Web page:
May. 14, 2018, 8:34 PM
Thae Yong-ho, former chief of mission at the North Korean embassy in the United Kingdom, testifies during a House Foreign Affairs Committee hearing on Capitol Hill, November 1, 2017 in Washington, DC. Drew Angerer/Getty Images
- A former top North Korean official believes North Korea will not agree to a US request for a “complete, verifiable, irreversible denuclearization.”
- Thae Yong Ho, North Korea’s former deputy ambassador to the UK, said North Korean leader Kim Jong Un will not loosen his grip on nuclear weapons.
- The defector said the regime might be looking into tourism projects near coastal areas and eventually seek joint economic projects with South Korea.
An ex-North Korean official suggested that his former country may have a different definition of the term that has been circulating around foreign policy circles ahead of the upcoming summit between US President Donald Trump and North Korean leader Kim Jong Un: denuclearization.
Thae Yong Ho, North Korea’s former deputy ambassador to the UK, said he did not believe Kim would agree to a US request of a “complete, verifiable, irreversible denuclearization” due to likelihood that it would “strike at the core of North Korea’s power structure.”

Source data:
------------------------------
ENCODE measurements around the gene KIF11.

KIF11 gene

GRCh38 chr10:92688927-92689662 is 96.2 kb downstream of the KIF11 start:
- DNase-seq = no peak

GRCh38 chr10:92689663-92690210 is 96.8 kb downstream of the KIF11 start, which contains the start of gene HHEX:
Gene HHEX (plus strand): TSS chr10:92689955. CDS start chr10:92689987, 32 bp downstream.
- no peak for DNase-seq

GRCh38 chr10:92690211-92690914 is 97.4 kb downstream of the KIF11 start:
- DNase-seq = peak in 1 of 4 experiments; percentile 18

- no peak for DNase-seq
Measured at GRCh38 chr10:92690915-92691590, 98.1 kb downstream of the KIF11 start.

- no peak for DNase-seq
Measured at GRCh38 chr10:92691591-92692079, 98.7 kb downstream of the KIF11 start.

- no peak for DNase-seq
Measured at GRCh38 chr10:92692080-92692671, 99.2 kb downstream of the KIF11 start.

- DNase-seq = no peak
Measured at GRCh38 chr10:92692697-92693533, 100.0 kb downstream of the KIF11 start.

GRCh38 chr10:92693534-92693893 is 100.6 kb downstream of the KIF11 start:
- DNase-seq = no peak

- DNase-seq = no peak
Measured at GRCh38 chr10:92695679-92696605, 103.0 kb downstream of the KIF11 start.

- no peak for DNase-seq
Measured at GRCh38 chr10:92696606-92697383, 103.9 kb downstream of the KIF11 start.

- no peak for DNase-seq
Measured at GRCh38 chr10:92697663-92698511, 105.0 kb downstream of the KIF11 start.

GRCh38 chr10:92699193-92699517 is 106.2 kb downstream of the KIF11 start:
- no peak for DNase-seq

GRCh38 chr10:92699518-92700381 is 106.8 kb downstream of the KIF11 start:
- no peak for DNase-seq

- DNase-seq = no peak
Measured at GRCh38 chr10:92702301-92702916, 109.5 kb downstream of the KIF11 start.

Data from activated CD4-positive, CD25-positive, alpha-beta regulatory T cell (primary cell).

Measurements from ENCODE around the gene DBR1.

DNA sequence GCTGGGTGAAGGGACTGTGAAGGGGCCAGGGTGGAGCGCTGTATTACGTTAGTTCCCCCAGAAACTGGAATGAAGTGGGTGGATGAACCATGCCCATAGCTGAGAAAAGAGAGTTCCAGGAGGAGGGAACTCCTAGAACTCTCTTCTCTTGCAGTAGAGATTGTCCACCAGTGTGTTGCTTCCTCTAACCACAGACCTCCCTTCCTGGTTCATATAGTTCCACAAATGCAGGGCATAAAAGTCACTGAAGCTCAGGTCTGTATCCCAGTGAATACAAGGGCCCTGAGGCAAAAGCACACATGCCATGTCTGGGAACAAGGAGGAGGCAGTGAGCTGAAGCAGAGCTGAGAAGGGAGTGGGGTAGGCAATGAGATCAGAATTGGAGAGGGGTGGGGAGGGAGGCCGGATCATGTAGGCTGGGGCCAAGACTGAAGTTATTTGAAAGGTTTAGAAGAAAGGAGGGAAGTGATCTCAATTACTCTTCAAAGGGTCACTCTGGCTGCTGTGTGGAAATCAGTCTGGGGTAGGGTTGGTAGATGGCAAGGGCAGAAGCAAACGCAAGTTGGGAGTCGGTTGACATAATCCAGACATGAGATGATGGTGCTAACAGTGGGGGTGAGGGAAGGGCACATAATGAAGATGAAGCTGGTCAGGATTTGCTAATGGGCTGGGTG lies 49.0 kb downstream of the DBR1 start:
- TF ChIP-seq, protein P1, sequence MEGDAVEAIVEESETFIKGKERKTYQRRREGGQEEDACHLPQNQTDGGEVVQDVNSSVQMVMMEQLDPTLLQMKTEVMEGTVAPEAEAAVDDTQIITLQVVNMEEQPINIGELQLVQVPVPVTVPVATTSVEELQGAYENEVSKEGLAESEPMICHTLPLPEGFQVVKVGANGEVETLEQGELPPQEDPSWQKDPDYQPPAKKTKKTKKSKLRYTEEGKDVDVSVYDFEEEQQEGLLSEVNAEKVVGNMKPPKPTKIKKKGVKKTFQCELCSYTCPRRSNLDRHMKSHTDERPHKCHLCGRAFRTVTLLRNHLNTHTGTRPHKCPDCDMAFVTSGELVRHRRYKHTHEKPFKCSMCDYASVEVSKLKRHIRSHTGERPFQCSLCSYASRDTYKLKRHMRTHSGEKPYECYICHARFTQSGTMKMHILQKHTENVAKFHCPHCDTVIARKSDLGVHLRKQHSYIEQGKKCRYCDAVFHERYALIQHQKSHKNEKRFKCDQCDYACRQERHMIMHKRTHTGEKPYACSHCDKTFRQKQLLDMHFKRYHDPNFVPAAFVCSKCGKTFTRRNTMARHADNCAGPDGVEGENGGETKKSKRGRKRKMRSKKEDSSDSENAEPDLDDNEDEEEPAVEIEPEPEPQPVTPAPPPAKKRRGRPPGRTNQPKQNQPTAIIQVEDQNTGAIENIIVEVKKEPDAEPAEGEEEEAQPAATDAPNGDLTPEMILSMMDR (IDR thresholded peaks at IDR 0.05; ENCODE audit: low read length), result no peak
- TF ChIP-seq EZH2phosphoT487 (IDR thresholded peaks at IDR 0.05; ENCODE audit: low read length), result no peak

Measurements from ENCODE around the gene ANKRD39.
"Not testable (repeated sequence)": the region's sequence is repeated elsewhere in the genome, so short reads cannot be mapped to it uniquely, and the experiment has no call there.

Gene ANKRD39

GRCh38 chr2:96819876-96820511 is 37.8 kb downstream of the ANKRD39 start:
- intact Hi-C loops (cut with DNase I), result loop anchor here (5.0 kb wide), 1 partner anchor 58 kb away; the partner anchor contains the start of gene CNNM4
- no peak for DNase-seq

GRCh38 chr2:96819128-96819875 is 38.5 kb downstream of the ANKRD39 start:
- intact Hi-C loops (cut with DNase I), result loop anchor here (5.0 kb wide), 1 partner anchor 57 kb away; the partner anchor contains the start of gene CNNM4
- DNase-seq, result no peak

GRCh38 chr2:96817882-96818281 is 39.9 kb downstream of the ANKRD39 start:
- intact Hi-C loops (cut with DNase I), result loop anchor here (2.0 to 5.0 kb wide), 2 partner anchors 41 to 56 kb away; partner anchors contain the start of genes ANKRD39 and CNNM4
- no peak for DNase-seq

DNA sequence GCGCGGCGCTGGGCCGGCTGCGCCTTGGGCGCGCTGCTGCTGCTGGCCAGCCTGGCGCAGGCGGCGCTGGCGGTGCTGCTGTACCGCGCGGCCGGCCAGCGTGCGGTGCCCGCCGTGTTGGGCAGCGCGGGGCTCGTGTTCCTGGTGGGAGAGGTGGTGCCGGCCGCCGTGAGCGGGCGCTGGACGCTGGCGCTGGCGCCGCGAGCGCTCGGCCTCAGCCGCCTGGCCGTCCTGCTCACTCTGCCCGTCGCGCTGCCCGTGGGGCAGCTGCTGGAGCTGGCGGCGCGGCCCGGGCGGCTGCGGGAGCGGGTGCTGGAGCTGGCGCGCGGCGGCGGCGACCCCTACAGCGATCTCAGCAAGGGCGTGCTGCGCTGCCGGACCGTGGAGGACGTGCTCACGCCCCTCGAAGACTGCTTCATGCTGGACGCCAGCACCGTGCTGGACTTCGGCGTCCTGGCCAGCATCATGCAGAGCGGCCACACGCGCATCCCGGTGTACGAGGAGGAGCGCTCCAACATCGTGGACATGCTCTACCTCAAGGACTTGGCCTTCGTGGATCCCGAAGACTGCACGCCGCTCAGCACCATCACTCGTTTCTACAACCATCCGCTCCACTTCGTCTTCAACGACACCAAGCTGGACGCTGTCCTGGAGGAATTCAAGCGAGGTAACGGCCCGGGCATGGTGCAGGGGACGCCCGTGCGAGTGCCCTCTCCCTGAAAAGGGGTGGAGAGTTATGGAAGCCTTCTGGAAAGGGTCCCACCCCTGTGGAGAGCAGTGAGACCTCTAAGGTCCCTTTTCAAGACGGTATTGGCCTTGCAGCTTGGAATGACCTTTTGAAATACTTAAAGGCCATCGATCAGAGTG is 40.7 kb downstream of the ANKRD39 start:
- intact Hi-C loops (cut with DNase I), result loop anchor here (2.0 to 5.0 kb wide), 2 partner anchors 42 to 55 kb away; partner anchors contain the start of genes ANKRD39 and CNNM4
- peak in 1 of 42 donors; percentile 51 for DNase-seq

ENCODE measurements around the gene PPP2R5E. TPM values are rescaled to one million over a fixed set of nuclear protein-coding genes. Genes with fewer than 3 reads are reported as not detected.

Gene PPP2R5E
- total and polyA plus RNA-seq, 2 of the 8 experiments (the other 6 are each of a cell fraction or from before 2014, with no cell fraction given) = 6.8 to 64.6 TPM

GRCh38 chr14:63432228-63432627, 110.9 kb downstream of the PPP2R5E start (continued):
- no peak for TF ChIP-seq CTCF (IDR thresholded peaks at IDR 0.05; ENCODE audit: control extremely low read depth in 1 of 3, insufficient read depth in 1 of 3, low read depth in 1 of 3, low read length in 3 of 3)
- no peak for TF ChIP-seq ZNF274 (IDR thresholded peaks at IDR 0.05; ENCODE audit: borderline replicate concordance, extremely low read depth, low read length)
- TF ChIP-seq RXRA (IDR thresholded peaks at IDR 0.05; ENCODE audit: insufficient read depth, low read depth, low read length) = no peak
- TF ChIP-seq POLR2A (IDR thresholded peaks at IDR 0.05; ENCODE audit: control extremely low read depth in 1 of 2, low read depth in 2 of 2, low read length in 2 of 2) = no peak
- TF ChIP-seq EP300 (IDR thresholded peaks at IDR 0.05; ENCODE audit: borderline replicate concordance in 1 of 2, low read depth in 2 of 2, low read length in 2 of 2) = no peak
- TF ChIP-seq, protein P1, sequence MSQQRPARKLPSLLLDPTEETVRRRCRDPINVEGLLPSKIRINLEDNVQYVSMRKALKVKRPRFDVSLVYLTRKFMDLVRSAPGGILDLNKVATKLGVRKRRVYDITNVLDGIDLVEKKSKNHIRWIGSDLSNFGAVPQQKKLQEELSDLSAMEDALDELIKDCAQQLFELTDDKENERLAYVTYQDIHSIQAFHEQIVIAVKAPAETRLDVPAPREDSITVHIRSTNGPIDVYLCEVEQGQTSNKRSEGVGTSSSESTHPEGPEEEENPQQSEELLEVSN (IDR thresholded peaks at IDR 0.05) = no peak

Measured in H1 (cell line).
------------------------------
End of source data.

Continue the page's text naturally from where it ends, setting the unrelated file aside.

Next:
Besides making surprising advances in its missile capabilities in 2017, North Korea’s leadership has focused on peddling its significance to its own society and culture: the regime revised its constitution in 2012 to tout its nuclear ambitions, and despite saying it no longer needs to conduct nuclear tests, its nuclear capabilities still remain an essential part of Kim’s domestic and international clout.
“Kim Jong Un said during a party meeting on April 20 that [nuclear weapons] are a treasured sword for protecting peace,” Thae said to reporters on Monday, according to South Korea’s Yonhap News Agency. “He also said that they are the strongest assurance that guarantees the most respected and happiest life on earth.”
“They are, in other words, a sword and a shield for eternal prosperity, prosperity and happiness for generations to come… He will never give them up,” Thae continued.
Thae also noted that North Korea was likely to open its borders to tourism projects near its coast. Thae predicts it would then eventually seek joint economic projects with South Korea, such as the Kaesong Industrial Complex that used to employ North Korean civilians and provided a revenue stream for the regime.
Thae defected from North Korea with his family in 2016. As one of the highest ranking North Korean defectors, Thae frequently rails against Kim and is considered an ardent hawk on North Korea’s conciliatory overtures, even going as far as saying “Kim Jong Un’s days are numbered.”
The US and its allies have focused on the subject of denuclearization following North Korea’s nuclear and missile tests in 2017, a fact the regime knows all too well and will use to leverage its position accordingly. After it promised to dismantle a nuclear test site, satellite imagery indicated that the process was “well underway,” according to North Korea analysis group 38 North.
Trump and Kim are scheduled to meet in Singapore on June 12. The meeting would be the first time a sitting US president and a North Korean leader would meet, and comes after Kim held a summit with South Korean President Moon Jae-in in April.
Source: Business Insider